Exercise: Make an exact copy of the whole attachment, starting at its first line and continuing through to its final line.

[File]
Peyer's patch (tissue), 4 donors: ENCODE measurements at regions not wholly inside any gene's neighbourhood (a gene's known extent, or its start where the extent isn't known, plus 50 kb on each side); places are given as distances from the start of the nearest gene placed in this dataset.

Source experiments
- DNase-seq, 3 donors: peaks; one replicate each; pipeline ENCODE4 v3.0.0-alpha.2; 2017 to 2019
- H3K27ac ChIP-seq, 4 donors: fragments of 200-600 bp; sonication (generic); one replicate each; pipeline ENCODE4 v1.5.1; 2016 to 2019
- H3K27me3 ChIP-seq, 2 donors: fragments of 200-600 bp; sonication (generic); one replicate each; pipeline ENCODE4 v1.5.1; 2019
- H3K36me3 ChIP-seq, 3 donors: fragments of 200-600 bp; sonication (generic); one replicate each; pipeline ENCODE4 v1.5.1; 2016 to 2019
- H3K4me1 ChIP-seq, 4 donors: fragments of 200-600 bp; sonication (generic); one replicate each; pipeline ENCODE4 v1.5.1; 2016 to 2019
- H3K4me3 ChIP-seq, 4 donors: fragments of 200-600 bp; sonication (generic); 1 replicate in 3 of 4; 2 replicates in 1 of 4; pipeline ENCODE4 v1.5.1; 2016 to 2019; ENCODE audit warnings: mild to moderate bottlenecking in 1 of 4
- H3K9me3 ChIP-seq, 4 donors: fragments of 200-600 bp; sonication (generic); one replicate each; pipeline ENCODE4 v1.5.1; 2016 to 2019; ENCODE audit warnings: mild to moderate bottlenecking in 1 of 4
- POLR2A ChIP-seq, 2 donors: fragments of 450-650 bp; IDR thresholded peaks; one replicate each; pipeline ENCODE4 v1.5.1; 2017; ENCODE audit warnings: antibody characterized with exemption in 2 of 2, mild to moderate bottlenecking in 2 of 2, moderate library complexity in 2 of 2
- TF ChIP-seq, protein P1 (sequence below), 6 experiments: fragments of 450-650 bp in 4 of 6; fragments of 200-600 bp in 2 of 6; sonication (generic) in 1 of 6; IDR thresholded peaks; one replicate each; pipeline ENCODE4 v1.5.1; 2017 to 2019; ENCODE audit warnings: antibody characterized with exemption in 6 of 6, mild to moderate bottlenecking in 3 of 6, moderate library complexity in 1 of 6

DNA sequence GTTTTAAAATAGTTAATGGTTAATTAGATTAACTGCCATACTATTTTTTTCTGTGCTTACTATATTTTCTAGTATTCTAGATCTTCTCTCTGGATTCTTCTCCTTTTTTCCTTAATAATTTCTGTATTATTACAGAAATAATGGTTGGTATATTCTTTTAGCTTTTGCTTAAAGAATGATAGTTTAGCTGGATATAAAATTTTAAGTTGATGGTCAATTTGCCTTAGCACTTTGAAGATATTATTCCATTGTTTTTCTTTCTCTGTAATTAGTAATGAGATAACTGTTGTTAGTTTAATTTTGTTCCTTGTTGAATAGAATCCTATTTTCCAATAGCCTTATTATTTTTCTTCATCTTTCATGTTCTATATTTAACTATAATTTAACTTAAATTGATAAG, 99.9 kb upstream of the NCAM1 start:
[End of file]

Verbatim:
Peyer's patch (tissue), 4 donors: ENCODE measurements at regions not wholly inside any gene's neighbourhood (a gene's known extent, or its start where the extent isn't known, plus 50 kb on each side); places are given as distances from the start of the nearest gene placed in this dataset.

Source experiments
- DNase-seq, 3 donors: peaks; one replicate each; pipeline ENCODE4 v3.0.0-alpha.2; 2017 to 2019
- H3K27ac ChIP-seq, 4 donors: fragments of 200-600 bp; sonication (generic); one replicate each; pipeline ENCODE4 v1.5.1; 2016 to 2019
- H3K27me3 ChIP-seq, 2 donors: fragments of 200-600 bp; sonication (generic); one replicate each; pipeline ENCODE4 v1.5.1; 2019
- H3K36me3 ChIP-seq, 3 donors: fragments of 200-600 bp; sonication (generic); one replicate each; pipeline ENCODE4 v1.5.1; 2016 to 2019
- H3K4me1 ChIP-seq, 4 donors: fragments of 200-600 bp; sonication (generic); one replicate each; pipeline ENCODE4 v1.5.1; 2016 to 2019
- H3K4me3 ChIP-seq, 4 donors: fragments of 200-600 bp; sonication (generic); 1 replicate in 3 of 4; 2 replicates in 1 of 4; pipeline ENCODE4 v1.5.1; 2016 to 2019; ENCODE audit warnings: mild to moderate bottlenecking in 1 of 4
- H3K9me3 ChIP-seq, 4 donors: fragments of 200-600 bp; sonication (generic); one replicate each; pipeline ENCODE4 v1.5.1; 2016 to 2019; ENCODE audit warnings: mild to moderate bottlenecking in 1 of 4
- POLR2A ChIP-seq, 2 donors: fragments of 450-650 bp; IDR thresholded peaks; one replicate each; pipeline ENCODE4 v1.5.1; 2017; ENCODE audit warnings: antibody characterized with exemption in 2 of 2, mild to moderate bottlenecking in 2 of 2, moderate library complexity in 2 of 2
- TF ChIP-seq, protein P1 (sequence below), 6 experiments: fragments of 450-650 bp in 4 of 6; fragments of 200-600 bp in 2 of 6; sonication (generic) in 1 of 6; IDR thresholded peaks; one replicate each; pipeline ENCODE4 v1.5.1; 2017 to 2019; ENCODE audit warnings: antibody characterized with exemption in 6 of 6, mild to moderate bottlenecking in 3 of 6, moderate library complexity in 1 of 6

DNA sequence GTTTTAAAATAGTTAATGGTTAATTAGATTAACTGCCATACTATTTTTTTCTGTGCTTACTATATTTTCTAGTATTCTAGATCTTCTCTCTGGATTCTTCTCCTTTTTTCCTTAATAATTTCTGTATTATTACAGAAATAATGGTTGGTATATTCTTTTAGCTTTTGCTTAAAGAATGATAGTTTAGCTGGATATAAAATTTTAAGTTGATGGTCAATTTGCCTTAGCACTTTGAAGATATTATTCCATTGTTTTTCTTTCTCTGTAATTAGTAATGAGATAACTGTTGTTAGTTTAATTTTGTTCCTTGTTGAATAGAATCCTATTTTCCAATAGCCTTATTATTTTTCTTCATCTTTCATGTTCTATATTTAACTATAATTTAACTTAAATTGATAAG, 99.9 kb upstream of the NCAM1 start: